The first thing you see after leaving the baggage carousel at Toronto’s Pearson airport is an enormous photograph of Mayor Rob Ford. In it, the former high school football coach grins in his blingy regalia, teeth yellowed, one eye squinting in a semi-wink. His scalp is flushed and shiny through a receding blond hairline and his excessive girth spreads well beyond the frame. The overall effect is of a bloated albino lab rat on the wrong side of a thyroid drug trial.
You know Inferno, the new Dan Brown novel, the one that’s had such fabulously bad reviews? Well, it’s not really about Dante’s Inferno at all. What it’s really about — spoiler alert — is that old bogey: global population explosion.
For the baddie, a genetic scientist called Bertrand Zobrist, the big threat to humanity is the inexorable increase in the world population to nine billion by 2050. ‘By any biological gauge’, he tells the head of the World Health Organisation, Dr Elizabeth Sinskey, whom he has lured into a darkened lecture room, ‘our species has exceeded our sustainable numbers… Under the stress of overpopulation, those who have never considered stealing will kill to provide for their young.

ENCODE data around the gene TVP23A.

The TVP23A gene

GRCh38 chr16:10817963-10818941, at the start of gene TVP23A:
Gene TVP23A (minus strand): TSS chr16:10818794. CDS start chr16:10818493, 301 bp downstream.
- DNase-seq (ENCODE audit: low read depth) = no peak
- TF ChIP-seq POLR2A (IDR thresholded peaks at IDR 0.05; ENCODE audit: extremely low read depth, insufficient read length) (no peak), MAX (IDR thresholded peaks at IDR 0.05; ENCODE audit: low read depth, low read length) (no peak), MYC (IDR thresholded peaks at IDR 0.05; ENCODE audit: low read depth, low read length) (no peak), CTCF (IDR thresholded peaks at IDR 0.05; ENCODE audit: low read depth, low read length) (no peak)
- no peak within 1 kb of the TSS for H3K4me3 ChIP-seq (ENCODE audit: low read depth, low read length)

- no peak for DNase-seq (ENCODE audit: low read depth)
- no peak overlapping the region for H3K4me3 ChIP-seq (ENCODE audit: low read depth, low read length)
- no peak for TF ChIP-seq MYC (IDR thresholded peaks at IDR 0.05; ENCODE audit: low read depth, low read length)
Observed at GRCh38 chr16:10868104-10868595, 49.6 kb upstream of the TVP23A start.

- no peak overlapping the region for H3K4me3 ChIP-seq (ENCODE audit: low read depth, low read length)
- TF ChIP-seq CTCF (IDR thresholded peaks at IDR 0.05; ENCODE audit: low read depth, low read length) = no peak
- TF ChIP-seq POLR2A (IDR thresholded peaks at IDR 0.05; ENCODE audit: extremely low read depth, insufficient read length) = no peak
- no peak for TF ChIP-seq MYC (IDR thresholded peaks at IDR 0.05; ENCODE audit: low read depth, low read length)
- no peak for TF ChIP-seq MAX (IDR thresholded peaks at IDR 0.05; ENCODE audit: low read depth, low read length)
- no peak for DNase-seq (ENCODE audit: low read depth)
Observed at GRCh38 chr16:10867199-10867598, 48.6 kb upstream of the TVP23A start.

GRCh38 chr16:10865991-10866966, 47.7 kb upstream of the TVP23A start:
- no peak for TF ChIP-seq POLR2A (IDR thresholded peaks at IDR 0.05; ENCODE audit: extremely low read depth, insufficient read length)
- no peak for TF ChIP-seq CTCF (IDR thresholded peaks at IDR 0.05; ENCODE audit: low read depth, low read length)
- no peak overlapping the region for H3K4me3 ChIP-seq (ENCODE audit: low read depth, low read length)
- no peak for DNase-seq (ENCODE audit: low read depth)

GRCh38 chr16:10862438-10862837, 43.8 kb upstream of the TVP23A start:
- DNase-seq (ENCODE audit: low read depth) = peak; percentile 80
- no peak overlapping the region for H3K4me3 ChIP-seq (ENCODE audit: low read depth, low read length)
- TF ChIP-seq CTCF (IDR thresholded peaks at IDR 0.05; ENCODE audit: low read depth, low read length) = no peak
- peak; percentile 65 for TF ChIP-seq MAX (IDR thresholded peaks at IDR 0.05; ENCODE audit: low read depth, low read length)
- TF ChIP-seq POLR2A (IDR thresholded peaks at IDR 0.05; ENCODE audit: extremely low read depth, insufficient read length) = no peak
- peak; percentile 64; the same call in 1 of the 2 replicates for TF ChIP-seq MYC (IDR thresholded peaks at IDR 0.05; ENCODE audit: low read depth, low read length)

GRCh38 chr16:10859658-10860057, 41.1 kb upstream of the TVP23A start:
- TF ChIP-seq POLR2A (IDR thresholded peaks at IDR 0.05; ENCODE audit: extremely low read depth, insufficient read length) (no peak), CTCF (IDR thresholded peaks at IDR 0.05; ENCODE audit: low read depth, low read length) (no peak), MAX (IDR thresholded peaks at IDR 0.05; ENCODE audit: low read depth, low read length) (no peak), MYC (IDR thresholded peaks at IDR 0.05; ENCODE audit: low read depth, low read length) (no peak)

With the Dow Jones scaling new heights, and other markets not far behind, investors face a dilemma. Is this a time to buy? Or, for those who have suddenly found themselves sitting on a profit for the first time in a decade, is it time to sell? This is the question that faces most investors in good times and bad, but in 2013 the anxiety seems particularly acute. Many have been burned so badly in recent years that they have given up, preferring to keep their cash in bank accounts.
‘The central bankers have won,’ a senior City stockbroker said to me this week with an air of resignation. ‘There’s no point fighting them. Investors are doing as they’re told.’ And, wow, how they’re doing as they’re told. Thanks to central bank money-printing, cash is sloshing around the global financial system in desperate search of a decent return. There may still be little sign of a real economic recovery: China has slowed, to add to the misery in the eurozone.
When can a famine taste pretty good? The answer is when you are eating the cattle which have just died of thirst. And that’s where we are today in the investment market. The famine is a lack of income — cash held in a completely safe bank, or in short-term government securities, earns almost nothing. Where’s the feast? The answer is in yield-bearing investments, into which savings are pouring — they produce a modicum of yield, to be sure — but that is dwarfed by the capital gains which have accompanied them.
The Westminster pundits have all been obsessing over Andrew Feldman’s alleged ‘swivel-eyed loons’ comment about the Tory party’s grass roots. But what about the ‘loons’ themselves? Few in SW1 bothered to ask, so I spent a day in David Cameron’s back yard, hunting them down to find out what they really think of the Prime Minister and Ukip and whether they believe their party chairman’s denials.